The actions the government has taken are having a real, positive impact on our economy and for all Canadians.

I would now like to expand on how our government's fall economic statement will keep us on this positive trajectory.

Canada's strong economy is giving our government the ability to reinvest the benefits of growth back into the people have who contributed most to that success. This is why we are strengthening the Canada child benefit, to ensure it continues to play a vital role in supporting families for years to come.

The Canada child benefit will be bolstered by annual cost of living increases starting in July 2018, which is two years ahead of schedule.

The government had previously committed to indexing the Canada child benefit to inflation as of July 2020. However, our economic growth and our improved fiscal record have allowed our government to achieve this commitment two years ahead of schedule, which is excellent news for Canadian families.

We are also putting money in the pockets of low-income Canadians by increasing the working income tax benefit by $500 million more per year as of 2019. This benefit will ultimately be 65% higher than it was when we came to power.

I remind members that the working income tax benefit is a refundable tax credit that supplements the earnings of low-income workers, the people who are working hard to get into the middle class, such as young, single workers who are struggling to carve out a place on the job market.

The working income tax benefit provides important income support and helps to ensure that work is rewarded. This $500 million enhancement announced in the fall economic statement is in addition to the increase of about $250 million annually that will come into effect in that year as part of the enhancement of the Canada pension plan. These two actions will boost the total amount the government spends on the working income tax benefit by about 65% in 2019, increasing benefits to current recipients and expanding the number of Canadians receiving that much-needed support.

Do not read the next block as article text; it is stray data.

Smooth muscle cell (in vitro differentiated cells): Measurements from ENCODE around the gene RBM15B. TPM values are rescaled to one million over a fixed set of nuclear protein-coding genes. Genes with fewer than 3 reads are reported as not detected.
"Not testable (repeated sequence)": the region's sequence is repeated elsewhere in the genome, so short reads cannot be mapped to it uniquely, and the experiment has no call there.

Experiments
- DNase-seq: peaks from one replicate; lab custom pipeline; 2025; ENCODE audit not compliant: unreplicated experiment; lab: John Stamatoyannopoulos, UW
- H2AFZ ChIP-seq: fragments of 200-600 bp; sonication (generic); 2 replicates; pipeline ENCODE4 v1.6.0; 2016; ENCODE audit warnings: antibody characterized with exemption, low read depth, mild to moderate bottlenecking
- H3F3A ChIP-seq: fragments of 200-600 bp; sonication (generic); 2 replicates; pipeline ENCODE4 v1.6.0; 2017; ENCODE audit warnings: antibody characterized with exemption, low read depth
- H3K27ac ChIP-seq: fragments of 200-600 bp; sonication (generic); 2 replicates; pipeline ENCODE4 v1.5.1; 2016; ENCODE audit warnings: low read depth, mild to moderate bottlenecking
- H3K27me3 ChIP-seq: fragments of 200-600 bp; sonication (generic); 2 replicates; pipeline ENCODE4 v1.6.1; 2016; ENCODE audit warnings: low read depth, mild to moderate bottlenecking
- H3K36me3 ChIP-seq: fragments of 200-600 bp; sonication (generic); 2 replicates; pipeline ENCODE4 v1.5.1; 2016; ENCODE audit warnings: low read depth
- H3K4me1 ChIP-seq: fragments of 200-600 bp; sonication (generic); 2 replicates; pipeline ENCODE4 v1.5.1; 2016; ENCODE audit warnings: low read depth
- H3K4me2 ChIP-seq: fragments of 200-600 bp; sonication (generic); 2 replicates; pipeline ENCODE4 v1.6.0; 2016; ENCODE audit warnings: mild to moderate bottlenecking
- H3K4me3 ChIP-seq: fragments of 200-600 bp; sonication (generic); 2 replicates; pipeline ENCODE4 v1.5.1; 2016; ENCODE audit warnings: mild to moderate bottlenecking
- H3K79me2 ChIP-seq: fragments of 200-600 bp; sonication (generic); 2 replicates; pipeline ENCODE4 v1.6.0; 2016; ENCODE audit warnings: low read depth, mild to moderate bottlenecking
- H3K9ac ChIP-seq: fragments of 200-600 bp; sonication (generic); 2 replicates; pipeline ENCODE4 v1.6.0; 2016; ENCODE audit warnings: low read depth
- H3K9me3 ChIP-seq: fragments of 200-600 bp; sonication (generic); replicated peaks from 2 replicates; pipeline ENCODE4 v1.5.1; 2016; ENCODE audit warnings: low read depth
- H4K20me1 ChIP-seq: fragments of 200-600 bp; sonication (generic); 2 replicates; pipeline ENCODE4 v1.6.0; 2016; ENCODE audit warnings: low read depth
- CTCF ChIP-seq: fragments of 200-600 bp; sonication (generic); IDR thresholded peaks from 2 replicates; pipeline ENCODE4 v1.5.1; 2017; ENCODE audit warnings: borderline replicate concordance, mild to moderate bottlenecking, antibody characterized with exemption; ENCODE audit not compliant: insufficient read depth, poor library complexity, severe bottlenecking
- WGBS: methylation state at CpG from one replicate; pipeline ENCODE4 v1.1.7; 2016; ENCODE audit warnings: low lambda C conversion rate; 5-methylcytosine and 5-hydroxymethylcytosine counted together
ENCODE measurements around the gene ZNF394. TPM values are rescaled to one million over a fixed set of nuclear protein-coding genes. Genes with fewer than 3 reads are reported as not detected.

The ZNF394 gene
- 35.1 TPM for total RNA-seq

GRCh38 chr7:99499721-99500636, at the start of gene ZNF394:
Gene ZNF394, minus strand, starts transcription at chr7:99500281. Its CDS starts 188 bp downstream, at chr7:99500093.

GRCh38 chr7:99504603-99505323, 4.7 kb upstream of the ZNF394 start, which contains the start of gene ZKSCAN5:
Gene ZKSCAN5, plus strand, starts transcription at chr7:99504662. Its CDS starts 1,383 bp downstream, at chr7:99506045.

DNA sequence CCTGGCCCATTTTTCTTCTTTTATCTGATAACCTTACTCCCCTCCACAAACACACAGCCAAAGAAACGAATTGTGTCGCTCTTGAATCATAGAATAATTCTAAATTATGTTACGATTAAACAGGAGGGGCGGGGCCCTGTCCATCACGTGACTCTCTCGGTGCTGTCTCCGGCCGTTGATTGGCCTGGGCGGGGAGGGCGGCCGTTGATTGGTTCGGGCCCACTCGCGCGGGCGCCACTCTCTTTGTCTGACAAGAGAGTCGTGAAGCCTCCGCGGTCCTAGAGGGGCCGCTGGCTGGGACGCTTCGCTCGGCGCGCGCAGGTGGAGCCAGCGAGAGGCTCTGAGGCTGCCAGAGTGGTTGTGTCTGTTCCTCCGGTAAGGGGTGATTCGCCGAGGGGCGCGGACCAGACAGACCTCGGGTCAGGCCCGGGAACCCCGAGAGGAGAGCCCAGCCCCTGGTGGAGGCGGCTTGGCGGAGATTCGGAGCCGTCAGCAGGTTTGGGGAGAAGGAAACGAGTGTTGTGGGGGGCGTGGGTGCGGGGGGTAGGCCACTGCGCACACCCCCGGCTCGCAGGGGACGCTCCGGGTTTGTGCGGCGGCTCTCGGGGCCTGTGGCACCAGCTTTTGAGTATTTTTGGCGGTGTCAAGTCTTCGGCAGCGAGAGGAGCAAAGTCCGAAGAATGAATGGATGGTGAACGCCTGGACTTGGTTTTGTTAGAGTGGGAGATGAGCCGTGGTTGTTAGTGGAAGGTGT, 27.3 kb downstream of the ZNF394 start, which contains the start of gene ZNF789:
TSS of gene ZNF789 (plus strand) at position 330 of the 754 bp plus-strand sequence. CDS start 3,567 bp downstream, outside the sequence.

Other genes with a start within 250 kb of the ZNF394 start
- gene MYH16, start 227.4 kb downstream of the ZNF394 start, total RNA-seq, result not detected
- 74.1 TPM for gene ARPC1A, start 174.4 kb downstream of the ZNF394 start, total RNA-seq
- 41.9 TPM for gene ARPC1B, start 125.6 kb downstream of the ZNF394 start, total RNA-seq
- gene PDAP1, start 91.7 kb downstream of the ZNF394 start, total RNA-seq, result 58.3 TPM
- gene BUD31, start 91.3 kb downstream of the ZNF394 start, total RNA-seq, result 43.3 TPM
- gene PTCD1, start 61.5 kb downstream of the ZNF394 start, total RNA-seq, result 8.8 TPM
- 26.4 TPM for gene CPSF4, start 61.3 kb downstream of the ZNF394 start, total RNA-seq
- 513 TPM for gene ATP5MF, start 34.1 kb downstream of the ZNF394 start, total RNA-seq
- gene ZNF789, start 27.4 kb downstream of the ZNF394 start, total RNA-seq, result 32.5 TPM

This will give a needed boost to well over 1.5 million low-income workers as they work long hours, sometimes in more than one job, to advance their careers and support themselves and their families. Whether this extra money is used for things such as helping to cover the family grocery bill or helping to pay for work-related expenses, the improved benefit will help low-income working Canadians make ends meet.

We are also helping small businesses invest, grow, and create jobs by lowering the small business tax rate to 9% by 2019. We are making sure that Canada's low corporate tax rates serve to support businesses, not to provide unfair tax advantages to the wealthiest 1% of Canadians.

The investments we have made in our country's people, communities, and economy are producing results. They are putting more money in the pockets of those who need it the most, creating good, well-paying jobs, and giving Canadians more confidence in their future.

That is why we are doubling down on a plan that has been proven to work and reinvesting in the middle class, which, need I remind the House, was neglected by the previous government for a decade.